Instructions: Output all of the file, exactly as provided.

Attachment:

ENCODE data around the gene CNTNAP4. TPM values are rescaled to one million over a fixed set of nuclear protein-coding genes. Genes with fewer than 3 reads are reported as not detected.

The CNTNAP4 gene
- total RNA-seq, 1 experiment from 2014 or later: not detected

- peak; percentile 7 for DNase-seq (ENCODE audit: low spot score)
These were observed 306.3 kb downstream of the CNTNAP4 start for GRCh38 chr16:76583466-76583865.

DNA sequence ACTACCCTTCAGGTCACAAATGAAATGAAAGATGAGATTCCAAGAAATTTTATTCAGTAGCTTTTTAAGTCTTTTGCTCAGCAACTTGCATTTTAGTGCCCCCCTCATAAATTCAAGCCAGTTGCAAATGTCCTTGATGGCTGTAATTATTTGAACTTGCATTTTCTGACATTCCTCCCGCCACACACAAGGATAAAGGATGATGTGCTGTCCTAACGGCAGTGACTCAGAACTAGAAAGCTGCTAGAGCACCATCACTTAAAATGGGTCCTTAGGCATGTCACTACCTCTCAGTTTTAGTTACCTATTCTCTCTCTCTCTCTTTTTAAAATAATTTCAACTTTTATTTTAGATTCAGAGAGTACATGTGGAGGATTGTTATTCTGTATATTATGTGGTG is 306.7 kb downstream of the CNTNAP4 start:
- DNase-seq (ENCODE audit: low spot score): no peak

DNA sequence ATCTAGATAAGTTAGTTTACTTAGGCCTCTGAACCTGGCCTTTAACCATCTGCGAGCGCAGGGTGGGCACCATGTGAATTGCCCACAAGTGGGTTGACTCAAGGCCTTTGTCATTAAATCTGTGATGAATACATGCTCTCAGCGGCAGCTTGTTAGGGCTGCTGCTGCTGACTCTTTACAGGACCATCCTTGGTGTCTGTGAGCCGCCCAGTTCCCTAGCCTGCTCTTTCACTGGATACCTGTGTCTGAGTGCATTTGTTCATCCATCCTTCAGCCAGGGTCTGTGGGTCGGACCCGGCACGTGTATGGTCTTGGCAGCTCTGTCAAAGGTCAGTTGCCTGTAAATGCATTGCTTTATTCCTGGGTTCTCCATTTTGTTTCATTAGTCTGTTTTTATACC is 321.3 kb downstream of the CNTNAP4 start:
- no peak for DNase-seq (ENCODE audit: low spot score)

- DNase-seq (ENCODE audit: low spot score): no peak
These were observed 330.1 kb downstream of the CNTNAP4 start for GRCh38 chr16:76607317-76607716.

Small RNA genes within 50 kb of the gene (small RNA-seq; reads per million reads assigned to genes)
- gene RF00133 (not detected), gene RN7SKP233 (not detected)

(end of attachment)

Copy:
ENCODE data around the gene CNTNAP4. TPM values are rescaled to one million over a fixed set of nuclear protein-coding genes. Genes with fewer than 3 reads are reported as not detected.

The CNTNAP4 gene
- total RNA-seq, 1 experiment from 2014 or later: not detected

- peak; percentile 7 for DNase-seq (ENCODE audit: low spot score)
These were observed 306.3 kb downstream of the CNTNAP4 start for GRCh38 chr16:76583466-76583865.

DNA sequence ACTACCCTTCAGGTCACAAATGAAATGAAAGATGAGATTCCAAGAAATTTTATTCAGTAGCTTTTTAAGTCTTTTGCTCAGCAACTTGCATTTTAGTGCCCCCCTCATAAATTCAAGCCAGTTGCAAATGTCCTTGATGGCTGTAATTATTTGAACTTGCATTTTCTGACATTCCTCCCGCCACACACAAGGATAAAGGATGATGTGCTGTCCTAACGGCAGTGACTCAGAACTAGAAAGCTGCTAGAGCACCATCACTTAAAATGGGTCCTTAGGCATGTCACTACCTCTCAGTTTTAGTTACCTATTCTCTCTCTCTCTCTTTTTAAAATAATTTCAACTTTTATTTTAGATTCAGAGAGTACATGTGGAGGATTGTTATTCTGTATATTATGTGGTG is 306.7 kb downstream of the CNTNAP4 start:
- DNase-seq (ENCODE audit: low spot score): no peak

DNA sequence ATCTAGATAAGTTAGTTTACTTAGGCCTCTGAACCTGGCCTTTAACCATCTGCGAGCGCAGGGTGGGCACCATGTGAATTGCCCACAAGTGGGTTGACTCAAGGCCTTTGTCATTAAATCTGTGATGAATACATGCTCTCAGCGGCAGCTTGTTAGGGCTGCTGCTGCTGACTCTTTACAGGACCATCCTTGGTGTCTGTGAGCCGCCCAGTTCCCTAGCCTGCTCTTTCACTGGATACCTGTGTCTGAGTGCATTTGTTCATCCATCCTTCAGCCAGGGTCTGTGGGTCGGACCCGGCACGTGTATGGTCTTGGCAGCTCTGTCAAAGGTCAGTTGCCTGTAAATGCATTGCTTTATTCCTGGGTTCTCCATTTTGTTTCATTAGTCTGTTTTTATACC is 321.3 kb downstream of the CNTNAP4 start:
- no peak for DNase-seq (ENCODE audit: low spot score)

- DNase-seq (ENCODE audit: low spot score): no peak
These were observed 330.1 kb downstream of the CNTNAP4 start for GRCh38 chr16:76607317-76607716.

Small RNA genes within 50 kb of the gene (small RNA-seq; reads per million reads assigned to genes)
- gene RF00133 (not detected), gene RN7SKP233 (not detected)